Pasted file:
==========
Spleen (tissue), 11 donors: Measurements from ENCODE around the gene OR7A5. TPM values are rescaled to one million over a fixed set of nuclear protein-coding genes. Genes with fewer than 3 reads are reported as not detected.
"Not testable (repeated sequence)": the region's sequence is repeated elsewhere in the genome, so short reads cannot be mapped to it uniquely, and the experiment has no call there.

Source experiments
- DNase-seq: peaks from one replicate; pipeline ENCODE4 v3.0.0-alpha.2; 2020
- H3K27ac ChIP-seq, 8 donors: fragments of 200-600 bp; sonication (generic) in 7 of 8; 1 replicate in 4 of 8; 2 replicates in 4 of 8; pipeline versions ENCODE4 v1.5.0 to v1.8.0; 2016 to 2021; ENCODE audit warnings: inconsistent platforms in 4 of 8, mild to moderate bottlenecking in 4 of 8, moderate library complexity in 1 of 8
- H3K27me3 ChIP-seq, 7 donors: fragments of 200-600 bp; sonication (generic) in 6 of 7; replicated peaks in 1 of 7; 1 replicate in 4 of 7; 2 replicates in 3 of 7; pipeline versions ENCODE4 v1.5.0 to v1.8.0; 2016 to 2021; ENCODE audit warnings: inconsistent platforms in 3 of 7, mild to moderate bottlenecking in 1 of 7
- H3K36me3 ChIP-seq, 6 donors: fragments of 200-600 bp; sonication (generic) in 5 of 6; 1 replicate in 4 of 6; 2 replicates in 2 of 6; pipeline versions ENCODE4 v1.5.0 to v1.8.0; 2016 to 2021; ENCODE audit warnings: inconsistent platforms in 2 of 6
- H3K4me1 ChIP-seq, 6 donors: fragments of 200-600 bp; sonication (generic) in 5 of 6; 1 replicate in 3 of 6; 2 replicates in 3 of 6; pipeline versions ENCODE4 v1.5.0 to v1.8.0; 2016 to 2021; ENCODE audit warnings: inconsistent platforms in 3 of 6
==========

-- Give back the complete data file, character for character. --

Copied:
Spleen (tissue), 11 donors: Measurements from ENCODE around the gene OR7A5. TPM values are rescaled to one million over a fixed set of nuclear protein-coding genes. Genes with fewer than 3 reads are reported as not detected.
"Not testable (repeated sequence)": the region's sequence is repeated elsewhere in the genome, so short reads cannot be mapped to it uniquely, and the experiment has no call there.

Source experiments
- DNase-seq: peaks from one replicate; pipeline ENCODE4 v3.0.0-alpha.2; 2020
- H3K27ac ChIP-seq, 8 donors: fragments of 200-600 bp; sonication (generic) in 7 of 8; 1 replicate in 4 of 8; 2 replicates in 4 of 8; pipeline versions ENCODE4 v1.5.0 to v1.8.0; 2016 to 2021; ENCODE audit warnings: inconsistent platforms in 4 of 8, mild to moderate bottlenecking in 4 of 8, moderate library complexity in 1 of 8
- H3K27me3 ChIP-seq, 7 donors: fragments of 200-600 bp; sonication (generic) in 6 of 7; replicated peaks in 1 of 7; 1 replicate in 4 of 7; 2 replicates in 3 of 7; pipeline versions ENCODE4 v1.5.0 to v1.8.0; 2016 to 2021; ENCODE audit warnings: inconsistent platforms in 3 of 7, mild to moderate bottlenecking in 1 of 7
- H3K36me3 ChIP-seq, 6 donors: fragments of 200-600 bp; sonication (generic) in 5 of 6; 1 replicate in 4 of 6; 2 replicates in 2 of 6; pipeline versions ENCODE4 v1.5.0 to v1.8.0; 2016 to 2021; ENCODE audit warnings: inconsistent platforms in 2 of 6
- H3K4me1 ChIP-seq, 6 donors: fragments of 200-600 bp; sonication (generic) in 5 of 6; 1 replicate in 3 of 6; 2 replicates in 3 of 6; pipeline versions ENCODE4 v1.5.0 to v1.8.0; 2016 to 2021; ENCODE audit warnings: inconsistent platforms in 3 of 6